- Category: Organisations
- Published on Thursday, 15 May 2014 12:59
- Written by M J Farncombe
- Hits: 719
So if the 'big stuff' such as legal systems, national cultures and religions are inherited, and therefore transmitted by memes', it should come as no surprise to you that memes also transmit the reasons that organisations exist and absolutely everything about the way that they work.
In this category we look at the types of memes that describe the purpose and value of organisations, and those that describe they way they work. I believe that a sign of a healthy business is a simple and consistent set of memes, and it is no surprise that the most successful businesses are often those that adhere to the purpose and direction of the founders.
When the memes get out of balance the symptoms include any or all of stagnation, defeatism, inability to innovate, fads, excessive change, poor product quality, crushing bureaucracy and internal politics. The good news is that these can all be cured and there are some simple techniques to help you rebalance the situation.
The way you do business is not a set of commandments carved on stone tablets, but rather just a set of ideas that can be adapted or discarded as you see fit. And if the vision, values and methods of organisations are nothing more than memes, an understanding of those memes and how to alter them becomes central to the disciplines of change management and leadership.
We can also finally understand the interactions of corporate and national culture. Deep-rooted structures that can sometimes prevent us from adapting to the ways of foreign corporations. One of the major messages from anthropologists to businessmen should be that if a person places a group’s needs over their own needs (and most of the population of the world do) then they will not subscribe to many of the management techniques taught in Western business schools.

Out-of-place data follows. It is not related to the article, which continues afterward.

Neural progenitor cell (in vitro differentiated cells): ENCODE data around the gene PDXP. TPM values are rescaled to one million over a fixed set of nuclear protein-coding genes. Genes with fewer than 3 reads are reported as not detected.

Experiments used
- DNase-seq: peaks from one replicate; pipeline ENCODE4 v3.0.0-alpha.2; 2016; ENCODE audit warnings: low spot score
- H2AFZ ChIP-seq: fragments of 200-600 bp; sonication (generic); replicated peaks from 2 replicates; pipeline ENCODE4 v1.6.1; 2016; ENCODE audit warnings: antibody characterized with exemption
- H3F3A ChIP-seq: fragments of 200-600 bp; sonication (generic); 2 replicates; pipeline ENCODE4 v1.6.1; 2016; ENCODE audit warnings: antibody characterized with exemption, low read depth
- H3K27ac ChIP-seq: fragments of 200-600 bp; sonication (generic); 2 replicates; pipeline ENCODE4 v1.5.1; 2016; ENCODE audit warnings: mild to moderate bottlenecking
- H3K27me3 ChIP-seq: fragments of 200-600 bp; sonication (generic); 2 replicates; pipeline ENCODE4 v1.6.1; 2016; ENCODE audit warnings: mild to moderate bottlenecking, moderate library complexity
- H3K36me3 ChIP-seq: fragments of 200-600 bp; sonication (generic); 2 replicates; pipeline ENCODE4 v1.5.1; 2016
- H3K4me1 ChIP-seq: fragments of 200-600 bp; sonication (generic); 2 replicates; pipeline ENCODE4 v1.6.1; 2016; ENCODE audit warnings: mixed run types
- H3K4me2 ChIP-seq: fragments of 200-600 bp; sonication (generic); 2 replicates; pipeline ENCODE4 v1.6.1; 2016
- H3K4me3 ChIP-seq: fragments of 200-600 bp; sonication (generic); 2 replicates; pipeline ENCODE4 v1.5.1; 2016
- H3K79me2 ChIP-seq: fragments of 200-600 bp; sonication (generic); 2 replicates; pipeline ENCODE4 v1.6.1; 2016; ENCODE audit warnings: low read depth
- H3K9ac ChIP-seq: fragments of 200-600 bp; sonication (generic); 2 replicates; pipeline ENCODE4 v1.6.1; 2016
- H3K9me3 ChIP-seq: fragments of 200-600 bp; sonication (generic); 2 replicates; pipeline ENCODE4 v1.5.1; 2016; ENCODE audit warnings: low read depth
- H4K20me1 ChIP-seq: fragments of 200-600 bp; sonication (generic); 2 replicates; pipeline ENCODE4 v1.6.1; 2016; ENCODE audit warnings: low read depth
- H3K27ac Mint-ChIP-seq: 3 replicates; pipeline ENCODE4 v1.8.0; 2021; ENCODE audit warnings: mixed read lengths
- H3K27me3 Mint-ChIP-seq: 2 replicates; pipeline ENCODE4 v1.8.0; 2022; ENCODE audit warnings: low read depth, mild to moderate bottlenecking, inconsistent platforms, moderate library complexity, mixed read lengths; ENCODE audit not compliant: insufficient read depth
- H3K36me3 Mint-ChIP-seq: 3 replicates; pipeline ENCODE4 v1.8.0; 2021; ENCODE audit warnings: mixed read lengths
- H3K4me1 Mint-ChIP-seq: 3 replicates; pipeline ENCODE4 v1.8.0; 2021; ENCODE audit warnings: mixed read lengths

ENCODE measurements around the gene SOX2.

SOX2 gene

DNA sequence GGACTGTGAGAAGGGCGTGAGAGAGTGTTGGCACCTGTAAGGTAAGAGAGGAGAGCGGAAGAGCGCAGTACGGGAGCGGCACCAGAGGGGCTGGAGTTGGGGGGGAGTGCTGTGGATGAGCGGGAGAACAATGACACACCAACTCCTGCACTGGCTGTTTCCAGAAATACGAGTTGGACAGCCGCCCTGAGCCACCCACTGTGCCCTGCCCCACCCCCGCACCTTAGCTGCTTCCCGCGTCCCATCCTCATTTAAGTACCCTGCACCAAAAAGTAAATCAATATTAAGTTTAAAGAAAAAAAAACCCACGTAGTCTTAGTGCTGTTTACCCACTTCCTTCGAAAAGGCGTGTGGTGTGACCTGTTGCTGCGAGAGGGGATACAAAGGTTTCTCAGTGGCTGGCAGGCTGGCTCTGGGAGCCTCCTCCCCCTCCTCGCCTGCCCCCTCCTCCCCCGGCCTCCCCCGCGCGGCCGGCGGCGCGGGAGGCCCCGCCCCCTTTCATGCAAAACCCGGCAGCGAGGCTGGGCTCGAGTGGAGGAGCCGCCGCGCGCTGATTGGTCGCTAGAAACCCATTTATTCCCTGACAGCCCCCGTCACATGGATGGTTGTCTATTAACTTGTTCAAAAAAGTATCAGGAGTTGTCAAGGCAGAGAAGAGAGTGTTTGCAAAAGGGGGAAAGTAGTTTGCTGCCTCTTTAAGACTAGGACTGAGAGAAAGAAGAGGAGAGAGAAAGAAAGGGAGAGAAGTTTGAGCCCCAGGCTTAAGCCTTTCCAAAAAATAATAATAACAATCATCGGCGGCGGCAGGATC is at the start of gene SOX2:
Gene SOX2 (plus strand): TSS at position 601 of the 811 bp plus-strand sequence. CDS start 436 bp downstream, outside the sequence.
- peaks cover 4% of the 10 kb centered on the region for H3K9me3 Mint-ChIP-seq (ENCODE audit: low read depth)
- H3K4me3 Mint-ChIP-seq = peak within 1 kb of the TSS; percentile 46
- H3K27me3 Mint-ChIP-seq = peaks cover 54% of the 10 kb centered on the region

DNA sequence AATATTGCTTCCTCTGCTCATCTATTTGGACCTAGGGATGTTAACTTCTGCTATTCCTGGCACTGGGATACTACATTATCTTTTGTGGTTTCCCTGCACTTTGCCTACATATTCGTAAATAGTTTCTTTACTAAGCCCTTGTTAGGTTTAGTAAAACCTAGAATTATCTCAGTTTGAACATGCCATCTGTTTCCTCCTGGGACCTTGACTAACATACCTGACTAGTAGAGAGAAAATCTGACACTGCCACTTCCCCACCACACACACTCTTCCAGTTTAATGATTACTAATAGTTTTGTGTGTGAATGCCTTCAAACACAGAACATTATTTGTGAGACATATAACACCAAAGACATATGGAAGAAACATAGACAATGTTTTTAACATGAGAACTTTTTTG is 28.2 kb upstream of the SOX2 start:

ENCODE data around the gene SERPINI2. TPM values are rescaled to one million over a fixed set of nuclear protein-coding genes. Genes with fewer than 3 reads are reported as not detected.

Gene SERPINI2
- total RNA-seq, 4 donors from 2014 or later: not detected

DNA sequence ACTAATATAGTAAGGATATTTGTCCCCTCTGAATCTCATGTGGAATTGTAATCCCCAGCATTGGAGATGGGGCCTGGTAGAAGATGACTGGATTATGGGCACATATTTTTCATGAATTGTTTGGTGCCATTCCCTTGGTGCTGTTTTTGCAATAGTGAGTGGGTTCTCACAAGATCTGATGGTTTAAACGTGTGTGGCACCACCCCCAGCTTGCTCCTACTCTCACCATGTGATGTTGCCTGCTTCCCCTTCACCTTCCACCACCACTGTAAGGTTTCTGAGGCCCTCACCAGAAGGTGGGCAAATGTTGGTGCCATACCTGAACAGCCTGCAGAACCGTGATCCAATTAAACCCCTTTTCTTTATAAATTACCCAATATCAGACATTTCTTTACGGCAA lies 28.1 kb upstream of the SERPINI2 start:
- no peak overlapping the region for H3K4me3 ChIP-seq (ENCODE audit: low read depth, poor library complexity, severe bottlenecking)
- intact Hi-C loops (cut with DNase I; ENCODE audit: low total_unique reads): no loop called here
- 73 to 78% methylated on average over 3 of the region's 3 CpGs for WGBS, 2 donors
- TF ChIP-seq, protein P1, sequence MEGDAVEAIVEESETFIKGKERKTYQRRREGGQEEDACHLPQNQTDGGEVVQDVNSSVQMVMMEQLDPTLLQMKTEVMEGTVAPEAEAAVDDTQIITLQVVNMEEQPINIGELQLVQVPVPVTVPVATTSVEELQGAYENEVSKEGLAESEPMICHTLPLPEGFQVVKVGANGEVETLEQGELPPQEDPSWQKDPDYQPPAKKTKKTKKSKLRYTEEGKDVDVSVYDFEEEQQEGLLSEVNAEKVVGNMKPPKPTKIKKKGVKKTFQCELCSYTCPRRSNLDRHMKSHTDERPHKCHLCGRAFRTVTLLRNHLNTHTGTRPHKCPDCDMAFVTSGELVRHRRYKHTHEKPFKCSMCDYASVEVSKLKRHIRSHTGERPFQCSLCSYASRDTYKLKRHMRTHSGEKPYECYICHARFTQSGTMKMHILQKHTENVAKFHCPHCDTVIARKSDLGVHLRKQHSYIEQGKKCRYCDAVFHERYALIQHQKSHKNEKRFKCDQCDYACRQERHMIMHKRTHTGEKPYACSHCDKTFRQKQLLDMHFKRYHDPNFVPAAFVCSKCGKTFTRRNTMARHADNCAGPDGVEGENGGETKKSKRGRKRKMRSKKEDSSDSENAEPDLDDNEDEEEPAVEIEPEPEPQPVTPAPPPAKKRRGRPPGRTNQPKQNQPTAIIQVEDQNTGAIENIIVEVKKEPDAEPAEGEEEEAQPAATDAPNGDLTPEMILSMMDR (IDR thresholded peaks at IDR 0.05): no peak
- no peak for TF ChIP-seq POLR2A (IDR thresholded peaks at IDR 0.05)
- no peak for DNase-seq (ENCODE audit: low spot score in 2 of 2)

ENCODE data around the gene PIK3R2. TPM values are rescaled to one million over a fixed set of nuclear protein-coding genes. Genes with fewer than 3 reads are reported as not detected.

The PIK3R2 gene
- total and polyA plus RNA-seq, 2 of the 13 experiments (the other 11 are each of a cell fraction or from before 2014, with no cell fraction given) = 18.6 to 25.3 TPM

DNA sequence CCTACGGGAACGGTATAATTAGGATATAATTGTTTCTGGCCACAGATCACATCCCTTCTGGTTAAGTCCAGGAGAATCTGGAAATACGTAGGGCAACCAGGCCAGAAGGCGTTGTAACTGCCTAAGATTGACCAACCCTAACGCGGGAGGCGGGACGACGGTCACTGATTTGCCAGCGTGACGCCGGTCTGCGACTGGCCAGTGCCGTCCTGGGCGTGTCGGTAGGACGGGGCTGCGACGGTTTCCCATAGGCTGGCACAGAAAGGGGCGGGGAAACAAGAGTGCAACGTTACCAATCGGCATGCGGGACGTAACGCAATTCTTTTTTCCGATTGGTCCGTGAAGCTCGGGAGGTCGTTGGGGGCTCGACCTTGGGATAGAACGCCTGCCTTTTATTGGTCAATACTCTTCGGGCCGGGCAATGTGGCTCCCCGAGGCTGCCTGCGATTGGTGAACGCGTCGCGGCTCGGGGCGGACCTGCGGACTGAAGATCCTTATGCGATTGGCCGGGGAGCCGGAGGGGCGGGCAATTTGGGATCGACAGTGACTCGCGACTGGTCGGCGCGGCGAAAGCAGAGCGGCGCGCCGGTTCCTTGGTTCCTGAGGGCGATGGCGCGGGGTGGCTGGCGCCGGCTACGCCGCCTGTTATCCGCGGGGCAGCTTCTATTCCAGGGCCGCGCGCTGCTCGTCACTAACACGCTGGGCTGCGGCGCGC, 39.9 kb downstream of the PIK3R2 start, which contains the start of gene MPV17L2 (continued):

A memetic theory of organisations
Most of us work for some kind of organisation, and are expected to understand and support what that organisation is trying to do, and to fit into the ways that it does it. Those aims and methods are transmitted memetlically, and I explain how we can categorise those memes.
More practically, we can diagnose what happens when organisations don't work, and I posit that the best run organisations are the ones with the clearest and most consistent set of memes.
Organisational immune systems
We saw in the article on types of political structure that political systems could become overwhelmed by a memeplex, resulting in a single party state. These systems select their political cadre from true believers, thus perpetuating the meme and therefore the state. However, we also saw how the lack of counterbalance in these single-meme states leads them into internal or external conflict, and that this often ended badly.
We saw in Diagnosing sick organisations how organisations suffer from the same kinds of memetic diseases, and looked at the idea of a ‘meme balance’ and posited that the most successful businesses are not those which are best managed, but those which maintain the most consistent set of memes.
So to maintain a healthy set of memes, we need a mechanism that will protect our businesses from unhealthy ideas, and this mechanism is the corporate immune system.
Managing across cultural boundaries
National culture spectacularly fails the test of universality - there are dozens of distinct cultures, ways of working and even ways of thinking in Europe alone. These distinctions are created by education and are carried by memes.
This section builds on the 'Culture' section of 'Social Structures' and looks at how tactical memes need to be amended to work in, manage, or communicate with, multinational teams